Many of us know someone who could be called worry-wort. We may even have a tendency to worry constantly about certain things ourselves. At what point does worrying turn into something more serious, like anxiety?
According to the National Institute of Mental Health, 18 percent of adults have some type of anxiety disorder. The definition of an anxiety disorder can run the gamut from post-traumatic stress disorder to something called generalized anxiety disorder, which is typically what people are referring to when talking about anxiety.
Meredith Van Ness, licensed clinical social worker at Samaritan Counseling Center of the Rockies in Edwards, said in order for someone to be diagnosed with generalized anxiety disorder, they must have prolonged symptoms that persist for at least six months.
"Most people become anxious over certain things, and that's a normal part of life," Van Ness said. "(Generalized anxiety disorder) is when the intensity of the anxiety becomes significantly difficult to control."
When worrying becomes too much
Van Ness said the main difference between stress and anxiety is that with anxiety, the worrying is excessive or more than what would be expected for a particular situation. For example, most people feel some sort of anxiety before taking a test, but this feeling tends to go away once the test is over. A person with generalized anxiety disorder might still fret about the test and be unable to stop worrying about it well after the exam has been taken.
Some of the main symptoms for anxiety include irritability, difficulty sleeping, muscle tension, becoming easily fatigued or worn out, feeling "wound up" or tense, or feeling restless. Van Ness said while it's normal for many of us to experience one or more of these symptoms, it's when the anxiety starts to interfere with our daily lives that it becomes serious.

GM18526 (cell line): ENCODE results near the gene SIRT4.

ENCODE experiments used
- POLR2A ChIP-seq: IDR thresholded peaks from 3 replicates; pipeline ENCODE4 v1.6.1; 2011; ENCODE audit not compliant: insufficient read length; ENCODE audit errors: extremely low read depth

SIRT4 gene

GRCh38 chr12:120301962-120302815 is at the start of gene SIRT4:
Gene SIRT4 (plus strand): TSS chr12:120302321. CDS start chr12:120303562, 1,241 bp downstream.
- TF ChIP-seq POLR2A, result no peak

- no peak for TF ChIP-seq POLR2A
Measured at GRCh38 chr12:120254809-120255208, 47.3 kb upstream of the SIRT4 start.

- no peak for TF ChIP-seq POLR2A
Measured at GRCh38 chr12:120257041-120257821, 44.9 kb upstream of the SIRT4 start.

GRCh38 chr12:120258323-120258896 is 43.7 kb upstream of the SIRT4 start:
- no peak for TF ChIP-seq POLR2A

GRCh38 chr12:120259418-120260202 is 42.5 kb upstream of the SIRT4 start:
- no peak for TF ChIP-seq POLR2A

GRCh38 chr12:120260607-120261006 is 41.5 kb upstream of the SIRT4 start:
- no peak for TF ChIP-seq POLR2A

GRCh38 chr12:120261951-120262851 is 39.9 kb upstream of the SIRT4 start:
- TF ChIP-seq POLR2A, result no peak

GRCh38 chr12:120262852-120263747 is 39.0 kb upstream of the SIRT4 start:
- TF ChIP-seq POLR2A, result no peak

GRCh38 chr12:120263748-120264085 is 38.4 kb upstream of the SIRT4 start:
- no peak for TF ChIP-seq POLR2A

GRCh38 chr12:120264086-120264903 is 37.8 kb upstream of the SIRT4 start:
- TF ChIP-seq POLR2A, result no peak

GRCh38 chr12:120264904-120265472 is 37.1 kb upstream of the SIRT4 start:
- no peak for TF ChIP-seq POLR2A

"Some people can have some of these symptoms and can cope with everyday life," Van Ness said. "People who can't function (may have generalized anxiety disorder)."
People often experience anxiety and depression simultaneously.
"A lot of times anxiety can lead to depression," Van Ness said. "With anxiety you're unable to control your thoughts and worrying, whereas depression is a pro-longed (period) of sadness, hopelessness, feelings of despair (and believing) that things will not get better."
People with depression may not want to take part in activities they used to enjoy. People with anxiety may still take part in those activities, but feel worried or stressed while doing them.
"People get anxious, and then people become depressed about their anxiousness," Van Ness said. "They keep having these negative thoughts and beating themselves up, thinking 'What's wrong with me?' (Those) negative thoughts (can) make someone depressed."
Quick fixes versus long-term relief
Although generalized anxiety disorder is very common, Van Ness cautions against people self-diagnosing themselves.
"With the Internet, if I have one little symptom, I'll look it up," Van Ness said. "(But) if you're going to diagnose yourself and not get treatment for it, you'll be continuing to manifest negative thoughts about yourself."